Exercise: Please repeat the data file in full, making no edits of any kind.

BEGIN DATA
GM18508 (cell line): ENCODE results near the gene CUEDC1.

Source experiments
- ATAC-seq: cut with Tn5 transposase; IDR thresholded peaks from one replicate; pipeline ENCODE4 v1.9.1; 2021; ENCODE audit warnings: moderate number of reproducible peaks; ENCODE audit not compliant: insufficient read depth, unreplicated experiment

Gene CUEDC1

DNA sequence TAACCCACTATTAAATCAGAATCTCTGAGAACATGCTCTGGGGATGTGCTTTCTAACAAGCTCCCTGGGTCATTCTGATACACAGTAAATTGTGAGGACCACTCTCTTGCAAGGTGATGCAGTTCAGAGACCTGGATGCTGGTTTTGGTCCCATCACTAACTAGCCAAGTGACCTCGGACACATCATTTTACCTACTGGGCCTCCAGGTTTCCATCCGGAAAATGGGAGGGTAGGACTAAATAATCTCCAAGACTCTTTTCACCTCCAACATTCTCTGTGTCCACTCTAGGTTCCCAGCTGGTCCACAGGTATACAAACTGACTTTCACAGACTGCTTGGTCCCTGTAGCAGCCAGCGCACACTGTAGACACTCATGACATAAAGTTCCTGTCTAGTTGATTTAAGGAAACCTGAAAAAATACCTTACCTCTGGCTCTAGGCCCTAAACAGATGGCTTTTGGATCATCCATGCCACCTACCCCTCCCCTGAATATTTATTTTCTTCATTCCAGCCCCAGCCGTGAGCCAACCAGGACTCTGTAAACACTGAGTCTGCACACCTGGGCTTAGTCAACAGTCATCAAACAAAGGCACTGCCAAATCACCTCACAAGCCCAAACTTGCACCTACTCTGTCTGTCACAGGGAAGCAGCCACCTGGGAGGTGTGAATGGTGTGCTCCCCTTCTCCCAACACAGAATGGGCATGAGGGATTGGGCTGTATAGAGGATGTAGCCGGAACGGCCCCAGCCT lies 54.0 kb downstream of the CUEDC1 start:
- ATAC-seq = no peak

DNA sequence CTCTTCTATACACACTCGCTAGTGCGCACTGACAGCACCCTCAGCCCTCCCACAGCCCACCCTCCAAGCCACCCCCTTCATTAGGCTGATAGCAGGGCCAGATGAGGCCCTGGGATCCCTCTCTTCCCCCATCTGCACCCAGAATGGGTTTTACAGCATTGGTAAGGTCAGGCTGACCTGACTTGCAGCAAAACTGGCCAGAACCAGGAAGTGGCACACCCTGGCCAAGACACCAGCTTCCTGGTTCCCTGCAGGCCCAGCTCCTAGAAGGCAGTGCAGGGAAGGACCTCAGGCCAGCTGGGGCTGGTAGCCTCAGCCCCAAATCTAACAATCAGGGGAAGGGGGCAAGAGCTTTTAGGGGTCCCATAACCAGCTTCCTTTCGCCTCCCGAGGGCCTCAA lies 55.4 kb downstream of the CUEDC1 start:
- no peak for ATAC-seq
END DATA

GM18508 (cell line): ENCODE results near the gene CUEDC1.

Source experiments
- ATAC-seq: cut with Tn5 transposase; IDR thresholded peaks from one replicate; pipeline ENCODE4 v1.9.1; 2021; ENCODE audit warnings: moderate number of reproducible peaks; ENCODE audit not compliant: insufficient read depth, unreplicated experiment

Gene CUEDC1

DNA sequence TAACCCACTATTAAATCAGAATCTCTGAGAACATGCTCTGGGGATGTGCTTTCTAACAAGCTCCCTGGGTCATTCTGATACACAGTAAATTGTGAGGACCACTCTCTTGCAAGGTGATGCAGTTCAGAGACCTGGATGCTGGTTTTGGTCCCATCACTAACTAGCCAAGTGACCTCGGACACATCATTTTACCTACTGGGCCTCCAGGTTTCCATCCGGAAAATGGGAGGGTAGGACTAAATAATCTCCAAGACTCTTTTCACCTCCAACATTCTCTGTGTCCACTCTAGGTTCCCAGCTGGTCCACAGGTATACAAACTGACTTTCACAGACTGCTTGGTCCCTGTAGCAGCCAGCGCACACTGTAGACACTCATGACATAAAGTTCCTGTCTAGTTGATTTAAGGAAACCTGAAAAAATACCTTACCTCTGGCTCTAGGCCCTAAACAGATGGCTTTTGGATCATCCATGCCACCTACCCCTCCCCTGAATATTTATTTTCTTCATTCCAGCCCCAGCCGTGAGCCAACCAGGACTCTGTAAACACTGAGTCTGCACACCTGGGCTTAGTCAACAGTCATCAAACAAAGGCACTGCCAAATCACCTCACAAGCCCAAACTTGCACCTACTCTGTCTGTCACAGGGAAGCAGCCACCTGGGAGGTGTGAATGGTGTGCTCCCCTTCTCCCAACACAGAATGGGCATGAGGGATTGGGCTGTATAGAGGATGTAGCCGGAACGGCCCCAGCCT lies 54.0 kb downstream of the CUEDC1 start:
- ATAC-seq = no peak

DNA sequence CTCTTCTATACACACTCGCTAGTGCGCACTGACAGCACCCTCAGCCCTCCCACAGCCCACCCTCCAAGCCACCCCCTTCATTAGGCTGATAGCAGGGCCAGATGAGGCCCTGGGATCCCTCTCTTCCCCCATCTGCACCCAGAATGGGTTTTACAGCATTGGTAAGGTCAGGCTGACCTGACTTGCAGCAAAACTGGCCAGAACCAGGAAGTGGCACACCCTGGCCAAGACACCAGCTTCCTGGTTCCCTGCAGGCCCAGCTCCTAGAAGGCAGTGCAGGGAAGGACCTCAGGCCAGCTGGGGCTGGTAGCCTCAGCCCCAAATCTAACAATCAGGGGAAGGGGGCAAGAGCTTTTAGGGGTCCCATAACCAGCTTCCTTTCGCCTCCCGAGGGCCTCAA lies 55.4 kb downstream of the CUEDC1 start:
- no peak for ATAC-seq